The global development paradigm is shifting to knowledge-based economy which requires the creation of a critical mass of knowledge producers and users. Many African countries have fast growing economies supported by natural resource reserves and growing youth population of 60%. Africa’s capacity to compete on the global market depends on her ability to innovate using science engineering technology and innovation (SETI) to transform its natural and human resource capability into value added goods, processes and services. This requires harnessing the potential of its youth through education and skills training and high level research and innovation to create a critical mass of experts in STI and providing equal opportunities and shared prosperity for both men and women.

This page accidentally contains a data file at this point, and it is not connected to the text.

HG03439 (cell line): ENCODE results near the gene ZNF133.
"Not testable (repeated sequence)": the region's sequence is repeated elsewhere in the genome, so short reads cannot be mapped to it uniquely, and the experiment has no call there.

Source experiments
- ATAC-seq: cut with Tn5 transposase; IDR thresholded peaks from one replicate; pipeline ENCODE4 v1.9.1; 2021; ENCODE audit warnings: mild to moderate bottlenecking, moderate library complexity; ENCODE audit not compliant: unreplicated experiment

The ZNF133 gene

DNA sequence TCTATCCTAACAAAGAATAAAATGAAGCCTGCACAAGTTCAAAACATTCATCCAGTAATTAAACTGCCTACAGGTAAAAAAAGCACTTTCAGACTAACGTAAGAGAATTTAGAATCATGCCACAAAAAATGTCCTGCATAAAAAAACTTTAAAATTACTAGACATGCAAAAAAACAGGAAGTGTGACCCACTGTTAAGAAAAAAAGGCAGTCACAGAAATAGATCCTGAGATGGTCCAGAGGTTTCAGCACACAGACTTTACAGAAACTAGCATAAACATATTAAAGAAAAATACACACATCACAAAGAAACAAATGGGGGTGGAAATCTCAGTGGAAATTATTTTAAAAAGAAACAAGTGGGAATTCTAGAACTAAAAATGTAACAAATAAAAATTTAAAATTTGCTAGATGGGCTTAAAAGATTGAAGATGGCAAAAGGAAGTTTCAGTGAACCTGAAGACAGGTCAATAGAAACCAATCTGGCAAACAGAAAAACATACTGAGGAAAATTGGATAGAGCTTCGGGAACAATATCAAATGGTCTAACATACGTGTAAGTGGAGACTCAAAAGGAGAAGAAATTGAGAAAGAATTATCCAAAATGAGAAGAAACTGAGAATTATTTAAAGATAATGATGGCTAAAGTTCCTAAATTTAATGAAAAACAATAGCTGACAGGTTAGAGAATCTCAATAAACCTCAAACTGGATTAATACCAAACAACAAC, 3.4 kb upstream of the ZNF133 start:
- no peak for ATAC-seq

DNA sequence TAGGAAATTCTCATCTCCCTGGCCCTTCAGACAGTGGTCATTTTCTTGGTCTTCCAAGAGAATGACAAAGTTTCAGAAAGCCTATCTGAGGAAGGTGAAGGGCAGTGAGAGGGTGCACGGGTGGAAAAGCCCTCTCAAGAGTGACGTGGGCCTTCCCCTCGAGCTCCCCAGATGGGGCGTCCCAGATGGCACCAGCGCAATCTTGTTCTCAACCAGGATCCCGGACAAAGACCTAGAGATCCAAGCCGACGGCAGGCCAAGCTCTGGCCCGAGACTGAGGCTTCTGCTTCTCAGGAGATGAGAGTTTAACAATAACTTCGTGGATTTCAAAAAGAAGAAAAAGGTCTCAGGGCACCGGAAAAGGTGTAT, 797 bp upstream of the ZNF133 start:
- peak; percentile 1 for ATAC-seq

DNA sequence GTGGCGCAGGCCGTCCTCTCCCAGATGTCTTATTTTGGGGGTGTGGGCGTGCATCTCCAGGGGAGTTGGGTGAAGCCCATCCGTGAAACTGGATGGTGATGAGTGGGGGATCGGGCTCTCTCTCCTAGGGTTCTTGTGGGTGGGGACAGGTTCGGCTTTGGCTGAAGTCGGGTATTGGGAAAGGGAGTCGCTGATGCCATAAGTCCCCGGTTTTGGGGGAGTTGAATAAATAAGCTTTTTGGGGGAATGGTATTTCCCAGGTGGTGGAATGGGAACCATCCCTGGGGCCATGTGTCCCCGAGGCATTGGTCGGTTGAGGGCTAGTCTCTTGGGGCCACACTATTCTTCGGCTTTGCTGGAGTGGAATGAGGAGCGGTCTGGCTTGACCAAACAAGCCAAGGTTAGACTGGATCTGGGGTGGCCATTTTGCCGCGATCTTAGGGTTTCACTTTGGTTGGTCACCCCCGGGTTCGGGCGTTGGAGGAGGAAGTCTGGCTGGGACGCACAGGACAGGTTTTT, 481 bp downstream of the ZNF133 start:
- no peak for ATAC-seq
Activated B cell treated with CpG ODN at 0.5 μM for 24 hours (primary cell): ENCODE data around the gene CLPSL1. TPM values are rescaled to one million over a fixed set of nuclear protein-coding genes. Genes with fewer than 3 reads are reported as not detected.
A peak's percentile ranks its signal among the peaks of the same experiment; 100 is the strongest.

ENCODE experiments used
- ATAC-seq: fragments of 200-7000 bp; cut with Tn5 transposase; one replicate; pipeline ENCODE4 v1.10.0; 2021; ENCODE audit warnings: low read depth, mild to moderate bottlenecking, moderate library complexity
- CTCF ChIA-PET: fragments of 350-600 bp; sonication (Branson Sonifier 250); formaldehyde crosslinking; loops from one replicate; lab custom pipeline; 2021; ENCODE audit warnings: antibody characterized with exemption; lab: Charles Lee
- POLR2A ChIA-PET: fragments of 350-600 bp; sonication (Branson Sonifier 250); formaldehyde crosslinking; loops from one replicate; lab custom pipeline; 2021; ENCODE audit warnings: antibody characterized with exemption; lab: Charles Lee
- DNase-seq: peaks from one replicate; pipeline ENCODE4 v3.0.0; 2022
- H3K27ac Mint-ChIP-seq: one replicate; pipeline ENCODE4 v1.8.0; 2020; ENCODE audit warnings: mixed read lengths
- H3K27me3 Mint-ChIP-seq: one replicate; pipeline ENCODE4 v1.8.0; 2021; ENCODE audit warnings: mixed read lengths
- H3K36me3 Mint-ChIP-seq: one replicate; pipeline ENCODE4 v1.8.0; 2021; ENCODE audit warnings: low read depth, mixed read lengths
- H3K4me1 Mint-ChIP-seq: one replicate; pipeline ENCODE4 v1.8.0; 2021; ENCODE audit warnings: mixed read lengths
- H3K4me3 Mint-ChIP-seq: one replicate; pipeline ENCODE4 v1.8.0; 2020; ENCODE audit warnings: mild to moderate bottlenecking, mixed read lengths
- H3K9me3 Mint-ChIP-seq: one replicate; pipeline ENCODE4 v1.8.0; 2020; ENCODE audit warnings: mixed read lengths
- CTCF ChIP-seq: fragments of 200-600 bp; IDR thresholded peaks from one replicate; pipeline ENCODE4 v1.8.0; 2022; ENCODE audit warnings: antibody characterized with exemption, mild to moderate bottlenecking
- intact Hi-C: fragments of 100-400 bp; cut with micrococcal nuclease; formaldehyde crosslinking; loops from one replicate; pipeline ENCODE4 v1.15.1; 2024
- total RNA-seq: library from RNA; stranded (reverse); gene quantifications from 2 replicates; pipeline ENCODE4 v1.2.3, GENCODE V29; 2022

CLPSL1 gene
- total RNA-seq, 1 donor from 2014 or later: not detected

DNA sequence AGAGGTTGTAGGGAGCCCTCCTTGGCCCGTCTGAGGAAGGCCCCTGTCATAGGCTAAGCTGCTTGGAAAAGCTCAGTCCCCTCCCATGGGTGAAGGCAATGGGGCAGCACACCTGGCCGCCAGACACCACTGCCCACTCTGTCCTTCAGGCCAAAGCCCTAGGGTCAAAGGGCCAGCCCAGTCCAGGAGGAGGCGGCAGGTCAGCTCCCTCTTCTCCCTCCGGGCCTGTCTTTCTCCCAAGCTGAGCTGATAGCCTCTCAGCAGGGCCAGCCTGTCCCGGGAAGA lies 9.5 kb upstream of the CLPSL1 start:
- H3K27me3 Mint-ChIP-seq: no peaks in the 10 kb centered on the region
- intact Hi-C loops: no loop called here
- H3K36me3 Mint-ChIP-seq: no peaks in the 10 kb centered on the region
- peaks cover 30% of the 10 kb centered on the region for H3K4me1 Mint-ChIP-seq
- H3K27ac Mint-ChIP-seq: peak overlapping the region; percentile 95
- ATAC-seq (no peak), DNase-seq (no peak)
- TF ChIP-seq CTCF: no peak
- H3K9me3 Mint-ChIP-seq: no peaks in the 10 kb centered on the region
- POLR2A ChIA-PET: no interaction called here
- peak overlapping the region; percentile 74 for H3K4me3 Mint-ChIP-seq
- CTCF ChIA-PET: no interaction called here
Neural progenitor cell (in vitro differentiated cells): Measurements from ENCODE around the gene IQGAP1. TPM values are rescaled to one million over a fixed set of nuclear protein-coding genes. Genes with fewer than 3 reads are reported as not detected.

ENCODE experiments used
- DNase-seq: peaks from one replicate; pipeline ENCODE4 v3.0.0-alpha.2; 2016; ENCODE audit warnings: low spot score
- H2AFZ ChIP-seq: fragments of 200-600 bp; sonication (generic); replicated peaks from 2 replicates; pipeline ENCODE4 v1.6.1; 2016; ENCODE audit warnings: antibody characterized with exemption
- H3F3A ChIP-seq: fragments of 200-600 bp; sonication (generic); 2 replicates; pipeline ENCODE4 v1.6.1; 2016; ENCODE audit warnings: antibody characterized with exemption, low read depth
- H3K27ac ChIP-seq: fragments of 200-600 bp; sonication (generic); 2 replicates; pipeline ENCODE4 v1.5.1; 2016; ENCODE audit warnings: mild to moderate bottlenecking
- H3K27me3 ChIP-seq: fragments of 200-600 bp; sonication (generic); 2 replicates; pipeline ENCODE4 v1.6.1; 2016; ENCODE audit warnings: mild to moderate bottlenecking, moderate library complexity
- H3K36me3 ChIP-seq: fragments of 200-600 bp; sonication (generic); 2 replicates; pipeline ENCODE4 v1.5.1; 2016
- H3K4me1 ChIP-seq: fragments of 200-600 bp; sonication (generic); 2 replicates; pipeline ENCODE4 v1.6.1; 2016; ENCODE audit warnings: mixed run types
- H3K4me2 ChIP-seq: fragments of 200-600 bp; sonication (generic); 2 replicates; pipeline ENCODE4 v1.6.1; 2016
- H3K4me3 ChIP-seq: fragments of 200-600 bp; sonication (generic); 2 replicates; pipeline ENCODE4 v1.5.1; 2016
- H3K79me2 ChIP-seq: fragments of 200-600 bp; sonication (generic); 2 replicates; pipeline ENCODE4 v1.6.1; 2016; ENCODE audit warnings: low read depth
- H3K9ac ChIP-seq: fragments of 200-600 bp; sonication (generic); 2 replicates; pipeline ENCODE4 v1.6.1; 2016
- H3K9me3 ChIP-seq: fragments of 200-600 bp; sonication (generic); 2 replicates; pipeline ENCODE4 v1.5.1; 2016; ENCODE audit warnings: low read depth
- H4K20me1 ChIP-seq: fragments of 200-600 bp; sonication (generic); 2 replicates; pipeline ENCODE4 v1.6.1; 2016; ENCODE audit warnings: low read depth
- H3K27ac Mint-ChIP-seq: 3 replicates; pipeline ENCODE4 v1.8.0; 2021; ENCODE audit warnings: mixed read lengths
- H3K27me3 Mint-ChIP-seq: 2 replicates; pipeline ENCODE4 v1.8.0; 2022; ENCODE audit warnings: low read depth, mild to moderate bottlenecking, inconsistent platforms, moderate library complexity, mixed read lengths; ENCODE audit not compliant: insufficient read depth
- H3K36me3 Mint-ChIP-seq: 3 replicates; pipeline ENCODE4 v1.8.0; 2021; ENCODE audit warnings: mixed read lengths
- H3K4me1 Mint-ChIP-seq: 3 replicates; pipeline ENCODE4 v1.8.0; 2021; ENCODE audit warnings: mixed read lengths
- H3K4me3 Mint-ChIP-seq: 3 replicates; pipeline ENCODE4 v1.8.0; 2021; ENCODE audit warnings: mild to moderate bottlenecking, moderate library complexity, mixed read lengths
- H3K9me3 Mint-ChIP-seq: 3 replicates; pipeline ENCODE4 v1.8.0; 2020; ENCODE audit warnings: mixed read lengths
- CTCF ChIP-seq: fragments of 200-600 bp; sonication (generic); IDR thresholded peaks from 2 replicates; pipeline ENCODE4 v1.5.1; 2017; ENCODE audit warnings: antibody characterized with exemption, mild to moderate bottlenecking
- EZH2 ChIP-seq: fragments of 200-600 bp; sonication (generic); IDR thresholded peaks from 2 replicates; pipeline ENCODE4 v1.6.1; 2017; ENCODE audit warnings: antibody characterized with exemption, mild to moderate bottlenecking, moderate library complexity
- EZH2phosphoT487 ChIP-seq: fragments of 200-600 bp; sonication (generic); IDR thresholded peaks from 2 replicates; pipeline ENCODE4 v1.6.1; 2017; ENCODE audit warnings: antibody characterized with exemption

Evidence abounds that there are few scientists and engineers in Africa compared to other developing economies such as Malaysia with even fewer being women (UNESCO Report, 2013). The low participation of young people in SETI can be attributed to low investment of governments in higher education and S&T universities, obsolete, non-responsive and non-market oriented curricula thus limiting employment opportunities, and low remunerations for scientists and engineers among others. The post 2015 sustainable development agenda reiterates the importance of STI for sustainable economic development and shared prosperity. And it is imperative for Universities to develop market oriented curricula to enhance youth employability, and create the critical mass of experts to drive Africa’s sustainable socio-economic transformation post 2015. Issues of challenges and opportunities of gender in science will be deliberated on and recommendations made for action.... READ MORE